In my last newsletter, I talked about the sometimes surprising bump in anxiety as the end of the school year approaches. And, as much as we look forward to the sunny days of summer (especially here in New Hampshire!), anxiety misses no opportunity to chatter on about the potential hazards of this season, too.
That’s the important thing to remember about anxiety: it doesn’t really care WHAT season or event or change your child faces. Even the things that are considered “positive” on the surface can be distorted into a stressful event by anxiety, because virtually every situation and event and season involves some potential uncertainty and discomfort. Anxiety hates uncertainty and discomfort, and it works very hard to avoid both.
Summer? Uncertain and uncomfortable? Let’s see. Thunderstorms. Swimming lessons and deep ends. Camp. Tics. Lyme disease. Sunburn. Fireworks. Let’s not forget the undertow! Here’s a summer tip for handling the challenges of summer without increasing anyone’s worry: teach problem solving and preparation, minus the danger discussion. This means helping your children think about safety and make good decisions, without planting–in their vivid imaginations–visions of the terrible things that might happen if they’re NOT CAREFUL.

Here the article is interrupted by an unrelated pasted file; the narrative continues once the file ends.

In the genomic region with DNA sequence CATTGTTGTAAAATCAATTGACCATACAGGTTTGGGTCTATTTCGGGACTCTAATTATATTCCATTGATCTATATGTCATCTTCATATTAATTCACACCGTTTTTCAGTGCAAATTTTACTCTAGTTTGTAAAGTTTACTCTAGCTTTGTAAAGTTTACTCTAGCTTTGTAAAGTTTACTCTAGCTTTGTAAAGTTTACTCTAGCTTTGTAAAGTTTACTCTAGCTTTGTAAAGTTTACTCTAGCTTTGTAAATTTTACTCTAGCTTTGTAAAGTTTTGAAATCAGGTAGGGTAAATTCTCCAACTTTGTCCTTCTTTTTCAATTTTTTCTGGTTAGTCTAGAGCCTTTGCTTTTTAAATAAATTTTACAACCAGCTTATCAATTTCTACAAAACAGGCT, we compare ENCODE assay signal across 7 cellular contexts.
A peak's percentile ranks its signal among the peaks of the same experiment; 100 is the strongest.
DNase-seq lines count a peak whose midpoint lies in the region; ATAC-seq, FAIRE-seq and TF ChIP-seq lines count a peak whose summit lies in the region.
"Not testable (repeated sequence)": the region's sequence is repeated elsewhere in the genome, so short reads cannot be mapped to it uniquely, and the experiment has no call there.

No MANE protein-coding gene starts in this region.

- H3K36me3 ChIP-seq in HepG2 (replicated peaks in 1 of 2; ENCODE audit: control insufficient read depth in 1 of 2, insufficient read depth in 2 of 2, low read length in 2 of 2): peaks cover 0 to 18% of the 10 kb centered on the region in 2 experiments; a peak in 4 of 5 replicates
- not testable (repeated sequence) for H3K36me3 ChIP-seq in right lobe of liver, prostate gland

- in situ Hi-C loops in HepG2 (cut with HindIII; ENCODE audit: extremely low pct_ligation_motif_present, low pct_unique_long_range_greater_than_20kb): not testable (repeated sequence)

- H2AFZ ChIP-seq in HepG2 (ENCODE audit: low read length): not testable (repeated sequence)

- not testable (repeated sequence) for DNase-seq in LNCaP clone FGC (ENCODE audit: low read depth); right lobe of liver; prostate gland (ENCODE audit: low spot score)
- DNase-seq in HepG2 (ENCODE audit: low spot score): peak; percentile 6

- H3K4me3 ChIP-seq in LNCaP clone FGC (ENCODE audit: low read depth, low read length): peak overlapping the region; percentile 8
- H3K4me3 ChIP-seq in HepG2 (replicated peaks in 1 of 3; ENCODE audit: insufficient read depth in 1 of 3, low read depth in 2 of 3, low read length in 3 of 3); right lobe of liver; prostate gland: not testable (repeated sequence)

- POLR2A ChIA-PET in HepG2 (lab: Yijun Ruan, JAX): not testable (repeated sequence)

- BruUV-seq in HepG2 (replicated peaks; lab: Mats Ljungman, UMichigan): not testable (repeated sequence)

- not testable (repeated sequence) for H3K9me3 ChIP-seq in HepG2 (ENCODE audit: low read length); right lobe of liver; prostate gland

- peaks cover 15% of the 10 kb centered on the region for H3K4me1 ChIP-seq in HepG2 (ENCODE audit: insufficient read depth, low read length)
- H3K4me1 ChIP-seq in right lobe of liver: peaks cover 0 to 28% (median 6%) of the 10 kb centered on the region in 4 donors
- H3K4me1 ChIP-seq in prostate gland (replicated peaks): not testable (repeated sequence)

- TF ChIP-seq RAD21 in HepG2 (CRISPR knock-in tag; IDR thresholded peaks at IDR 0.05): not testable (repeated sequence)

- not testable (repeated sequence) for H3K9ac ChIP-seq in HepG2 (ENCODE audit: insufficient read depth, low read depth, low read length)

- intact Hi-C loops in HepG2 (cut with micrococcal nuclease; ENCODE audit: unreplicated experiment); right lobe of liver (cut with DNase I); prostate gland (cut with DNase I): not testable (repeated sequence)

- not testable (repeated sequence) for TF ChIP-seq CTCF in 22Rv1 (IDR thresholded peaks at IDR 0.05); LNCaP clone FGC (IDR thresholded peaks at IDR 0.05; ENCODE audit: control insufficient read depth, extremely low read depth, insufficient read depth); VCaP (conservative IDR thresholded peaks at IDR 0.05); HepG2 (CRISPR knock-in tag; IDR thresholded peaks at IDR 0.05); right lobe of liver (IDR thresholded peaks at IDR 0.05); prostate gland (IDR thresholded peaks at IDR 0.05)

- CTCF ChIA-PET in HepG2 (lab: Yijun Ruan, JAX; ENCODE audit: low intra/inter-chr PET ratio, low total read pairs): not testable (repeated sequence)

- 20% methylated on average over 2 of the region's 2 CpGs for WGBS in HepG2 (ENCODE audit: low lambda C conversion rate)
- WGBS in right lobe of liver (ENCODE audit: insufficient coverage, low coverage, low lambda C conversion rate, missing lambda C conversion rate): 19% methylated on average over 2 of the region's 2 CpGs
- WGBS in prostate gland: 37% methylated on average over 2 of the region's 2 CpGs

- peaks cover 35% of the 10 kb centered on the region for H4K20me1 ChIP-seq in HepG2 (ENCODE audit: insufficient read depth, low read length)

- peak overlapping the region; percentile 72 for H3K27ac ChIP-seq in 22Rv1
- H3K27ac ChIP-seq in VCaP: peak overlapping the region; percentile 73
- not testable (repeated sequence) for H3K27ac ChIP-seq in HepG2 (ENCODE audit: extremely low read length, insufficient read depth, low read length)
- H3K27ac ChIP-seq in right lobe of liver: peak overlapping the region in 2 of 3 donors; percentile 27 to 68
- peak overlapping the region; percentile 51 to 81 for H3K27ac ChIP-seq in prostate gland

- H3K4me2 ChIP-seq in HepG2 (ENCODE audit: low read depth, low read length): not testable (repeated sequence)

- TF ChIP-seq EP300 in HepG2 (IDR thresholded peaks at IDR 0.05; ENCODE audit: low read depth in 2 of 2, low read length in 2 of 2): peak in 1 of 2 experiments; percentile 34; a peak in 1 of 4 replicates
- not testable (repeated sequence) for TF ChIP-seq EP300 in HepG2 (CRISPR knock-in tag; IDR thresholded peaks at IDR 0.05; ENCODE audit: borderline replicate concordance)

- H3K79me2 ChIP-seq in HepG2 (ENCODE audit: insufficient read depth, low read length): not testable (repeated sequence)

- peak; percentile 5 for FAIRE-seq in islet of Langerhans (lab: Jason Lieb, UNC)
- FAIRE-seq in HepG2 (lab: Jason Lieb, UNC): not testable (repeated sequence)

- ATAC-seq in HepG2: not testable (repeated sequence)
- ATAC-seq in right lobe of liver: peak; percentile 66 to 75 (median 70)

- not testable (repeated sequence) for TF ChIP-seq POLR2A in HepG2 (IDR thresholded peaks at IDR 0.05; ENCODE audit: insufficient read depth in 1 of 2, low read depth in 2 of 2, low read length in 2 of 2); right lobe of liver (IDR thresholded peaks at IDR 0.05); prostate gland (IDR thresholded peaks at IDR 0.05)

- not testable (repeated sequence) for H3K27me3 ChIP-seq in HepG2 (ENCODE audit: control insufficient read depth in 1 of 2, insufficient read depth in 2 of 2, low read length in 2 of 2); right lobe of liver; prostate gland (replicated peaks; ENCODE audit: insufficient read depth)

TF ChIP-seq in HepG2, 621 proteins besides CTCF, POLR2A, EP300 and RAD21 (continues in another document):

I’ll give you some examples of the difference: “I want you to learn to swim. It’s very important. The water can be very dangerous, and it scares me to think you might fall in and not be able to save yourself.” Or, “Stay away from that beehive. Stings hurt, and your grandfather’s deathly allergic. That kind of thing runs in families.” Or, “We’ll go to the fireworks display, but if it’s too loud or scary, we can leave right away.” Children hear our words, then see the story we’ve offered in their imaginations. As you read the sentences above, pay attention to what images come to mind. Would you feel excited or confident to move into these experiences? Probably not.
Let’s try again, minus the danger discussion. “It’s time for your swimming lesson. Swimming is such a great skill to have, and it’s important you learn. It feels great to be strong in the water, so step by step, you’re going to get there.” “Bees are better left alone. If you bother them, they will sting you. You’ll get through it, but lets come up with a better plan.” “Let’s try the fireworks and see what we think. I’m not sure how it will go, but we’ll figure it. At least we have fingers to stick in our ears if we need them!”
Anxious parents and anxious kids tend to be catastrophic in their thinking, meaning that they reflexively think about the worst case scenario, then try to avoid it. Talk to your child about thinking ahead, but with the “I can figure stuff out” attitude that promotes experimenting and learning, rather than resistance and avoidance. Kids that aren’t anxious (and tend to take lots of scary risks) can handle more direct talk about dangers, and sometimes need it!
Find me on Facebook at Lynn Lyons, Psychotherapist, Anxiety and Children